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beginning_php thread: TIP: Simplified session-based page protection


Message #1 by "Nikolai Devereaux" <yomama@u...> on Mon, 3 Feb 2003 13:46:12 -0800
Another short tip, in light of recent session-related posts.

You should define functions which abstract the details of sessions and login
authentication from the main part of your scripts.

Define a function, logged_in(), which returns true if the user is logged in,
and false if not.

Define a login() function which accepts a username and password and returns
true if they were valid, and false if not.


The reason for this is that it's MUCH easier and cleaner to call
if(!logged_in()) at the top of each of your pages than it is to check the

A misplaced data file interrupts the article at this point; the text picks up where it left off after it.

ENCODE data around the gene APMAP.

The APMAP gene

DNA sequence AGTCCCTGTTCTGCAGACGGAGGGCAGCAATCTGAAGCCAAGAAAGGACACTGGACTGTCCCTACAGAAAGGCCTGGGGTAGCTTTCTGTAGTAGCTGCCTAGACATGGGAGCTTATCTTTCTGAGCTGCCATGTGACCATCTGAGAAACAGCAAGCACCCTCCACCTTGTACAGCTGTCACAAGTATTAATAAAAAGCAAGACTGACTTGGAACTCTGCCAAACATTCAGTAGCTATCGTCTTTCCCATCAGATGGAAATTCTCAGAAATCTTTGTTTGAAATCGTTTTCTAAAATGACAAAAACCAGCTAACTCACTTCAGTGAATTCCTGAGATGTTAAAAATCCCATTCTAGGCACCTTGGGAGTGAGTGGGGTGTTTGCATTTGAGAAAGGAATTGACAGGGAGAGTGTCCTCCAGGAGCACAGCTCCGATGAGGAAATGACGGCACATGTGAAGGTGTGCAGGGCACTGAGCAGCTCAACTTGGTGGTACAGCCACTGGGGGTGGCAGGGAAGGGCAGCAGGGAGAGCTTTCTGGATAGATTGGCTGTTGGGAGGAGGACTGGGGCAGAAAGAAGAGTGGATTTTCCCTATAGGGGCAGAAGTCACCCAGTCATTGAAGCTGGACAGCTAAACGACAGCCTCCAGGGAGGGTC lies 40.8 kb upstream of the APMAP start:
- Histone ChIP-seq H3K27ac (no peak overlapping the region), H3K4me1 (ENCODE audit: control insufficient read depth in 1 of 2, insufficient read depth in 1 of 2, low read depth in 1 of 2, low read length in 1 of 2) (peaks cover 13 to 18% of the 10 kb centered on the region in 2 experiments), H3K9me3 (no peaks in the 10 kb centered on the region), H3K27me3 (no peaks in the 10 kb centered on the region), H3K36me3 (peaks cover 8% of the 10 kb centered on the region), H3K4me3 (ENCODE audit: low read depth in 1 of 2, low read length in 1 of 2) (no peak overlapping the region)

existence of your session variable.


<?php // session.inc.php
session_start();

function logged_in()
{
   return isset($_SESSION['logged_in']) && $_SESSION['logged_in'];
}


function login($un, $pw)
{
   $query = "SELECT COUNT(*) FROM users
             WHERE username='$un'
               AND password='$pw'";

   $result = mysql_query($query);

   if($result && (mysql_result($result, 0) == 1))
   {
      $_SESSION['logged_in'] = true;
   }

   return logged_in();
}

?>



<?php // protected page:

require_once('session.inc.php');

if(!logged_in())
{
   // send to login page
}

// rest of content.


?>


Additionally, you can write a more useful function to do more or less the same
thing with one function call:


<?php // session.inc.php

function logged_in() {...}
function login() {...}


function protect_page()
{
   if(! logged_in())
   {
       // send to login page
   }
}

?>


<?php  // protected page.php

require_once('session.inc.php');

protect_page();

// rest of content...


?>



Hope this helps clean things up a bit!

Nik


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